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Code Samples

These code samples relate to this article:

The Machine Mode Interrupts

The RISC-V ISA is not specialized for embedded applications (compared to, say, the ARM Cortex-M). Keeping this in mind, the base ISA core local interrupt (CLINT) handing is limited - an interrupt controller is not in the core ISA specification.

A more general desciption is included in SiFive’s Interrupt Cookbook. This article focuses on building a small example in C and C++ to implement CLINT machine mode interrupt handling for any RISC-V core.

The machine level ISA standard machine mode interrupt registers define the available interrupts. In a given privilege level there is a timer, an external interrupt and a software interrupt, for machine mode those are mti, mei, msi.

For a simple embedded application platform-specific machine-level interrupt sources can extend the mip and mie registers to use the bits above 16 to gain more interrupts without an external interrupt controller.

However, it is expected most cores would be integrated with an external interrupt controller. The SiFive target device uses the PLIC (Platform Local Interrupt Controller) which connects to the mei external interrupt.

The CLIC defines a new core local interrupt controller more appropriate for embedded applications.

Installing an Interrupt Handler with GCC

We need to use some GCC compiler extensions when declaring functions used as interrupt handlers.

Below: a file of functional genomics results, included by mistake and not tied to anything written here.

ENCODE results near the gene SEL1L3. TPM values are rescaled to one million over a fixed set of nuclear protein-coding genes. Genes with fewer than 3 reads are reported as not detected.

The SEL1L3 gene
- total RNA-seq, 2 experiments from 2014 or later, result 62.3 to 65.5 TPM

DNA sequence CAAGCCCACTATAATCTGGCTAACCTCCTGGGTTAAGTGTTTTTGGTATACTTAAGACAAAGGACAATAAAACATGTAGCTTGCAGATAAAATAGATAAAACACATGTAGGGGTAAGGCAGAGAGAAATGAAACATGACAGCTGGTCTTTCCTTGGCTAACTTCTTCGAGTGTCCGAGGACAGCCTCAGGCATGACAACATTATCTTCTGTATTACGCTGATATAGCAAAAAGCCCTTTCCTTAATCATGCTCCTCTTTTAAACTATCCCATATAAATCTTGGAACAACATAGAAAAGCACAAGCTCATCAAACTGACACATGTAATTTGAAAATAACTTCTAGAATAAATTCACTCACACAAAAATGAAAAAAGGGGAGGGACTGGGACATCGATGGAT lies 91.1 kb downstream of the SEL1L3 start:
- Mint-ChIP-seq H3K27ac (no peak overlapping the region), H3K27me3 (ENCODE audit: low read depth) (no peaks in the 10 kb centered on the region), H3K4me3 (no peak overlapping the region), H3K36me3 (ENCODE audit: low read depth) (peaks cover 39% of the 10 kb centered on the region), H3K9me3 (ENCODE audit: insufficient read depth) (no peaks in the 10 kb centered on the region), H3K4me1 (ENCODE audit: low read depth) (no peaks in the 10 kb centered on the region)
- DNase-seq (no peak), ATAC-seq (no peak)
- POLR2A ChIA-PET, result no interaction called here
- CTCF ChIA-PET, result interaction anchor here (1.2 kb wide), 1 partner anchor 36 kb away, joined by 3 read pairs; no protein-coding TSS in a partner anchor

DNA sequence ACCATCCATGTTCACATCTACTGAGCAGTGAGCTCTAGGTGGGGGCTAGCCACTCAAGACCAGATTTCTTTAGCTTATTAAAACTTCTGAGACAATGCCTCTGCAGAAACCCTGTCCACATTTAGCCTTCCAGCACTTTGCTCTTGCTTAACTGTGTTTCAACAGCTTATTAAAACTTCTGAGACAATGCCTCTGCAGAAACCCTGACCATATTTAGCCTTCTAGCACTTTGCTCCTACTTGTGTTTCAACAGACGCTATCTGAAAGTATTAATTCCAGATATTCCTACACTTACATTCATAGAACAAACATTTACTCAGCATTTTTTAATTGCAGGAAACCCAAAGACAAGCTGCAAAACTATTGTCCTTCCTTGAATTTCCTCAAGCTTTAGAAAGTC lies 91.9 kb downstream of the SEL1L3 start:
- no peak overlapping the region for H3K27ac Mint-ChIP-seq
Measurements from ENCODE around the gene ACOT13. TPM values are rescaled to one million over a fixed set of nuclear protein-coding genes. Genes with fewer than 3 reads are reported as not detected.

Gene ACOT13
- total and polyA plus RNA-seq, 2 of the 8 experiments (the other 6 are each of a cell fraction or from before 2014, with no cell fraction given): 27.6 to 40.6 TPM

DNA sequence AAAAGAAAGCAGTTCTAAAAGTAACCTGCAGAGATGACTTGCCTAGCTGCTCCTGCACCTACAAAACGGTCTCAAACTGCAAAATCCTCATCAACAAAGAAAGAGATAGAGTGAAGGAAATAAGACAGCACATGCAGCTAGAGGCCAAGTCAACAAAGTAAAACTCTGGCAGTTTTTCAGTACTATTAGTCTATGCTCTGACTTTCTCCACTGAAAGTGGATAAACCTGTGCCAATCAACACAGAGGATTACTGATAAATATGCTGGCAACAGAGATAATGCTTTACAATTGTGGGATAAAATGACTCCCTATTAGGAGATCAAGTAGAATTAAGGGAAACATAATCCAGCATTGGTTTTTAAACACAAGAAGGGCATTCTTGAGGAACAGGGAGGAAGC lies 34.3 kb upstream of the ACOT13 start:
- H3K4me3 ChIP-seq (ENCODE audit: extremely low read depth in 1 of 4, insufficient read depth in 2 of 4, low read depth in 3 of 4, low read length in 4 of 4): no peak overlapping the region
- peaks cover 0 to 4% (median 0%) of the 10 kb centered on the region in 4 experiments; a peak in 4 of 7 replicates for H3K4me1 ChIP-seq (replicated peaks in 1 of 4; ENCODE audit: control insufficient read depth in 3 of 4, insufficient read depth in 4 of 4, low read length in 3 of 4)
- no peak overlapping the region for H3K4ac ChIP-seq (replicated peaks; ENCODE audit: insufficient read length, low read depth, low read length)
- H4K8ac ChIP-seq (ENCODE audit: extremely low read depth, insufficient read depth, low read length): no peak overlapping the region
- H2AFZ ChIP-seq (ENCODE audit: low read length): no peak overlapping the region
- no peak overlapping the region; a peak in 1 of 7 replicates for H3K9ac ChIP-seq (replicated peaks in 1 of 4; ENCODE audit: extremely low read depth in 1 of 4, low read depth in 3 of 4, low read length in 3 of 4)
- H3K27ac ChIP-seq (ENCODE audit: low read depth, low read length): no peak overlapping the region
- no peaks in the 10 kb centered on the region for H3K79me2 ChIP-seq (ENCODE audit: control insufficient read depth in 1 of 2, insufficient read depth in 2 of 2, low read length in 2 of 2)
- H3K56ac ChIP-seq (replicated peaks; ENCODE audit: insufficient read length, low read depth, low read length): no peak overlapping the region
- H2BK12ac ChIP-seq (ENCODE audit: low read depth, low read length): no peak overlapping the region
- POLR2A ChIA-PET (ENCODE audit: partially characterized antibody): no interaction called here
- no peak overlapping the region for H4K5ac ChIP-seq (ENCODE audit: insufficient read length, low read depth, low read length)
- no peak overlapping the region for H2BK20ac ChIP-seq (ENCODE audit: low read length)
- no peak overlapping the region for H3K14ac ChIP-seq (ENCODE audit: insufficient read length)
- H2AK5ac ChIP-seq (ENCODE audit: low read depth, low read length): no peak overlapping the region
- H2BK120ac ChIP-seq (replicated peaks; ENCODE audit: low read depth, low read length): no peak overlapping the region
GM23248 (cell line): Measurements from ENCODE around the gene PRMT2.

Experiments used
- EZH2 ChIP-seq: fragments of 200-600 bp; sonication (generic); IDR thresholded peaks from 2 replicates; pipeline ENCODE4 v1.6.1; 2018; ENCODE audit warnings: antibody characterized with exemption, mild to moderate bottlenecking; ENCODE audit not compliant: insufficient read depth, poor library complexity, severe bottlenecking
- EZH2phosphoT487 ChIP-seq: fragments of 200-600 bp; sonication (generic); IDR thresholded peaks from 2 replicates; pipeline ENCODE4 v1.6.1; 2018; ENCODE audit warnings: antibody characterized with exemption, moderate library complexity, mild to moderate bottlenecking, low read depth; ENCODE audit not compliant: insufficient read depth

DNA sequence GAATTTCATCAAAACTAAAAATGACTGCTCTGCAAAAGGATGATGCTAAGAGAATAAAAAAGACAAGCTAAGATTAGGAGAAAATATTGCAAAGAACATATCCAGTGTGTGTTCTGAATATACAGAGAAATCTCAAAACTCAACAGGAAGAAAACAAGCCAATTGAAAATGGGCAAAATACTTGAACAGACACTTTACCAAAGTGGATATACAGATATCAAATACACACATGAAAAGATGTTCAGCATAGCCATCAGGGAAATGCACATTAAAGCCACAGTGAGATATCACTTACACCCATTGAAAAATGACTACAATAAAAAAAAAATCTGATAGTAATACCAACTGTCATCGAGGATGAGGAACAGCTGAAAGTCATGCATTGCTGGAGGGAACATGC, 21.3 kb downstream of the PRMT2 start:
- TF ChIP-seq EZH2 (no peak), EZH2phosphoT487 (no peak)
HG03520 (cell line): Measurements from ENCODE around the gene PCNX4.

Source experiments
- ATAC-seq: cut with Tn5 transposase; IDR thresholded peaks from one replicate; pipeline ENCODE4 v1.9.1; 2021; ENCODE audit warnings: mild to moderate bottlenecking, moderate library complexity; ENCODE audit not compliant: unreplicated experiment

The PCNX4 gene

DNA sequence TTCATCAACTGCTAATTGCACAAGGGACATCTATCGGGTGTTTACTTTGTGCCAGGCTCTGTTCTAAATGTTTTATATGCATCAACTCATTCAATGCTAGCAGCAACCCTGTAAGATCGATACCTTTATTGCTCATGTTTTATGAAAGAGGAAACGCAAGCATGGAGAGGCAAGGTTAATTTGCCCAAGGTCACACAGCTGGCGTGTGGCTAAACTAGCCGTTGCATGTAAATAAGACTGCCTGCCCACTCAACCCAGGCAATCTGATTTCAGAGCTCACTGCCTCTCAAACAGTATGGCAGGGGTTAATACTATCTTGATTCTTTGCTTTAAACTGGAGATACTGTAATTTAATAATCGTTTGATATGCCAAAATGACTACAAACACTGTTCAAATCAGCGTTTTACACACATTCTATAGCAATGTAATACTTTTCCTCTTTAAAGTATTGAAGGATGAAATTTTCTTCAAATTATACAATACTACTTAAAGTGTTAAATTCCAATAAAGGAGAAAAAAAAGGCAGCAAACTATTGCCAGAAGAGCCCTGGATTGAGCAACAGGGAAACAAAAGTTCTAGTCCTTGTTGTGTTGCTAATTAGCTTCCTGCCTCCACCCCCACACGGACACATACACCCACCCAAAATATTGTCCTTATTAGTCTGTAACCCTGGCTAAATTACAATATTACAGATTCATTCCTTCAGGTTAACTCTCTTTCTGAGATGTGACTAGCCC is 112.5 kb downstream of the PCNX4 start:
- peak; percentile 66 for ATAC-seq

Firstly, the function needs to be declared an interrupt handler. This will enable the correct register context saving and use of the mret instruction on return.

static void irq_entry(void) __attribute__ ((interrupt ("machine")));

Secondly, we should ensure the function is aligned correctly, as the mtvec register will clip the 2 lsb.

#pragma GCC push_options
// Force the alignment for mtvec.BASE.
#pragma GCC optimize ("align-functions=4")
void irq_entry(void)  {
#pragma GCC pop_options

Enable and Service an Interrupt in C++

The example for this post is on github baremetal-startup-cxx/src/startup.cpp.

In the example below the timer interrupt is enabled. We need to ensure 4 things to get a timer interrupt:

    // Setup the IRQ handler entry point
    riscv::csrs.mtvec.write( reinterpret_cast<std::uintptr_t>(irq_entry));

    // Timer interrupt enable
    // Global interrupt enable

In direct mode servicing the interrupt requires us to read the cause from mcause. We need to clear the interrupt at the source, pending bits are automatically cleared. The interrupt enables of the core are automatically managed by hardware at entry/exit of the handler.

For the timer interrupt below mip.mti is cleared by updating mtimecmp.

    auto this_cause =;
    if (this_cause &  riscv::csr::mcause_data::interrupt::BIT_MASK) {
        this_cause &= 0xFF;
        // Known exceptions
        switch (this_cause) {
        case riscv::interrupts::mti :
            // Reset the timer to keep up the one second tick.


The mie bit controls pre-emption. The action on interrupt as explained here, however in summary:

Running the Example

The C example program and C++ example program can be compiled with CMake and a RISC-V cross compiler, such as xPack GNU RISC-V Embedded GCC. It has been tested with a SiFive HiFive RevB, but is designed to be a generic 32 bit RISC-V example.

It enables a period 1 second machine timer, and the ISR irq_entry demultiplexes the interrupt cause and saves the timestamp value to a global variable timestamp on an mti interrupt.